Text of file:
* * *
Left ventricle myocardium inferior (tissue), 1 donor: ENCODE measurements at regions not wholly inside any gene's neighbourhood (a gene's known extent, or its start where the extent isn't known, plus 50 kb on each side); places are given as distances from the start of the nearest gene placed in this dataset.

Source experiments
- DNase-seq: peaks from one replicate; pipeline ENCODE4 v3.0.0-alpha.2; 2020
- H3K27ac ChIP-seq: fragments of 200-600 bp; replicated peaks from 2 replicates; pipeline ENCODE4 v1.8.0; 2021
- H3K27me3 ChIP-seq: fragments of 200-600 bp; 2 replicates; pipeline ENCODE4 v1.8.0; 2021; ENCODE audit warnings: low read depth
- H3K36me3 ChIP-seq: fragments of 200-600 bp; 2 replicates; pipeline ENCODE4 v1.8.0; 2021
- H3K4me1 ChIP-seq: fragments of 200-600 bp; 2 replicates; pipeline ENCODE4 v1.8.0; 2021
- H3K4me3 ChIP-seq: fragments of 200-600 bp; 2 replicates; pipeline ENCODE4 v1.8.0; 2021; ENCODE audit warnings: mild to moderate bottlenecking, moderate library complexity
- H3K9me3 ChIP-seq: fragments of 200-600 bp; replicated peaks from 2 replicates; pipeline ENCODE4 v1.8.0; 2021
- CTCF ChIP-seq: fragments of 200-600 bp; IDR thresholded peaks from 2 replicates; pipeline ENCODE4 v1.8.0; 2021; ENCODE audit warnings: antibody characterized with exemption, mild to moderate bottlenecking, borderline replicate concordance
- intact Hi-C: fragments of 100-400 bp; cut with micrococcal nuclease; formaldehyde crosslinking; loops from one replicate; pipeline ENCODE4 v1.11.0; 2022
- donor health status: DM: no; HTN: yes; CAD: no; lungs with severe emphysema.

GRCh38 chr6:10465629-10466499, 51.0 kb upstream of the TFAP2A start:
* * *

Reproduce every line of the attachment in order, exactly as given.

Left ventricle myocardium inferior (tissue), 1 donor: ENCODE measurements at regions not wholly inside any gene's neighbourhood (a gene's known extent, or its start where the extent isn't known, plus 50 kb on each side); places are given as distances from the start of the nearest gene placed in this dataset.

Source experiments
- DNase-seq: peaks from one replicate; pipeline ENCODE4 v3.0.0-alpha.2; 2020
- H3K27ac ChIP-seq: fragments of 200-600 bp; replicated peaks from 2 replicates; pipeline ENCODE4 v1.8.0; 2021
- H3K27me3 ChIP-seq: fragments of 200-600 bp; 2 replicates; pipeline ENCODE4 v1.8.0; 2021; ENCODE audit warnings: low read depth
- H3K36me3 ChIP-seq: fragments of 200-600 bp; 2 replicates; pipeline ENCODE4 v1.8.0; 2021
- H3K4me1 ChIP-seq: fragments of 200-600 bp; 2 replicates; pipeline ENCODE4 v1.8.0; 2021
- H3K4me3 ChIP-seq: fragments of 200-600 bp; 2 replicates; pipeline ENCODE4 v1.8.0; 2021; ENCODE audit warnings: mild to moderate bottlenecking, moderate library complexity
- H3K9me3 ChIP-seq: fragments of 200-600 bp; replicated peaks from 2 replicates; pipeline ENCODE4 v1.8.0; 2021
- CTCF ChIP-seq: fragments of 200-600 bp; IDR thresholded peaks from 2 replicates; pipeline ENCODE4 v1.8.0; 2021; ENCODE audit warnings: antibody characterized with exemption, mild to moderate bottlenecking, borderline replicate concordance
- intact Hi-C: fragments of 100-400 bp; cut with micrococcal nuclease; formaldehyde crosslinking; loops from one replicate; pipeline ENCODE4 v1.11.0; 2022
- donor health status: DM: no; HTN: yes; CAD: no; lungs with severe emphysema.

GRCh38 chr6:10465629-10466499, 51.0 kb upstream of the TFAP2A start: